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Nicene and Post-Nicene Fathers, Vol. IV:
Writings in Connection with the Manichæan Controversy.: Chapter 9

Early Church Fathers  Index     

Chapter 9.—The Manichæan Fictions About Things Good and Evil are Not Consistent with Themselves.

14.  I have said these things to make you cease, if that is possible, giving the name of evil to a region boundless in depth and length; to a mind wandering through the region; to the five caverns of the elements,—one full of darkness, another of waters, another of winds, another of fire, another of smoke; to the animals born in each of these elements,—serpents in the darkness, swimming creatures in the waters, flying creatures in the winds, quadrupeds in the fire, bipeds in the smoke.  For these things, as you describe them, cannot be called evil; for all such things, as far as they exist, must have their existence from the most high God, for as far as they exist they are good.  If pain and weakness is an evil, the animals you speak of were of such physical strength that their abortive offspring, after, as your sect believes, the world was formed of them, fell from heaven to earth, according to you, and could not die.  If blindness is an evil, they could see; if deafness, they could hear.  If to be nearly or altogether dumb is an evil, their speech was so clear and intelligible, that, as you assert, they decided to make war against God in compliance with an address delivered in their assembly.  If sterility is an evil, they were prolific in children.  If exile is an evil, they were in their own country, and occupied their own territories.  If servitude is an evil, some of them were rulers.  If death is an evil, they were alive, and the life was such that, by your statement, even after God was victorious, it was impossible for the mind ever to die.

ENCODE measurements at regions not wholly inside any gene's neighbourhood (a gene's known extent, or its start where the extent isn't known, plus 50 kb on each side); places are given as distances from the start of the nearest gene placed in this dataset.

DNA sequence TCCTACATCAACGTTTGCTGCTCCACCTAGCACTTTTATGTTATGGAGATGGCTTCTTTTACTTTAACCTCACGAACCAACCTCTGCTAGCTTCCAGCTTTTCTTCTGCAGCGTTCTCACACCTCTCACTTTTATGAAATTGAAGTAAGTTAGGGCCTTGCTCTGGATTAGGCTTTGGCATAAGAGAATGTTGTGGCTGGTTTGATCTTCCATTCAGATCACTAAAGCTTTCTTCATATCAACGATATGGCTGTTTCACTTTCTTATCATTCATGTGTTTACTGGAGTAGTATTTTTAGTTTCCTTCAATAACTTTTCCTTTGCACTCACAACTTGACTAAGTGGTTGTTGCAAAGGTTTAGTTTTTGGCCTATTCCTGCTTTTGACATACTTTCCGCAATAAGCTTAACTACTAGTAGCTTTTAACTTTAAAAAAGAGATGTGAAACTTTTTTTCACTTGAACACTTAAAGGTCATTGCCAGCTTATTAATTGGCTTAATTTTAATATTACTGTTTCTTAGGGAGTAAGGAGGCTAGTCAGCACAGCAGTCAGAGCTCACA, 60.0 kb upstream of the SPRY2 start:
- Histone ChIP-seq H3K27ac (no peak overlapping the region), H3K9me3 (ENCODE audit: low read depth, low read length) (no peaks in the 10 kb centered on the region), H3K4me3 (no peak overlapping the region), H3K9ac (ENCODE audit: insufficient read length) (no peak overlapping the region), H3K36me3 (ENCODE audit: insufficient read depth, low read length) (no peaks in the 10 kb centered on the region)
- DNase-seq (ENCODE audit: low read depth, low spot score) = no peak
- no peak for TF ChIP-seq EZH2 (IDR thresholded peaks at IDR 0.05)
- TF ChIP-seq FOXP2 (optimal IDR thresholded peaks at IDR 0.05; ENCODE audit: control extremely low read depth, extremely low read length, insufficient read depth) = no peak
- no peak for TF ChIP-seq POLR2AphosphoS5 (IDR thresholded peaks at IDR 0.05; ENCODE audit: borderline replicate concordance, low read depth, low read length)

15.  Can you tell me how it is that in the chief evil so many good things are to be found, the opposites of the evils above mentioned? and if these are not evils, can any substance be an evil, as far as it is a substance?  If weakness is not an evil, can a weak body be an evil?  If blindness is not an evil, can darkness be an evil?  If deafness is not an evil, can a deaf man be an evil?  If dumbness is not an evil, can a fish be an evil?  If sterility is not an evil, how can we call a barren animal an evil?  If exile is not an evil, how can we give that name to an animal in exile, or to an animal sending some one into exile?  If servitude is not an evil, in what sense is a subject animal an evil, or one enforcing subjection?  If death is not an evil, in what sense is a mortal animal an evil, or one causing death?  Or if these are evils, must we not give the name of good things to bodily strength, sight, hearing, persuasive speech, fertility, native land, liberty, life, all which you hold to exist in that kingdom of evil, and yet venture to call it the perfection of evil?

16.  Once more, if, as has never been dep. 74 nied, unsuitableness is an evil, what can be more suitable than those elements to their respective animals,—the darkness to serpents, the waters to swimming creatures, the winds to flying creatures, the fire to voracious animals, the smoke to soaring animals?  Such is the harmony which you describe as existing in the race of strife; such the order in the seat of confusion.  If what is hurtful is an evil, I do not repeat the strong objection already stated, that no hurt can be suffered where no good exists; but if that is not so clear, one thing at least is easily seen and understood as following from the acknowledged truth, that what is hurtful is an evil.  The smoke in that region did not hurt bipeds:  it produced them, and nourished and sustained them without injury in their birth, their growth, and their rule.  But now, when the evil has some good mixed with it, the smoke has become more hurtful, so that we, who certainly are bipeds, instead of being sustained by it, are blinded, and suffocated, and killed by it.  Could the mixture of good have given such destructiveness to evil elements?  Could there be such confusion in the divine government?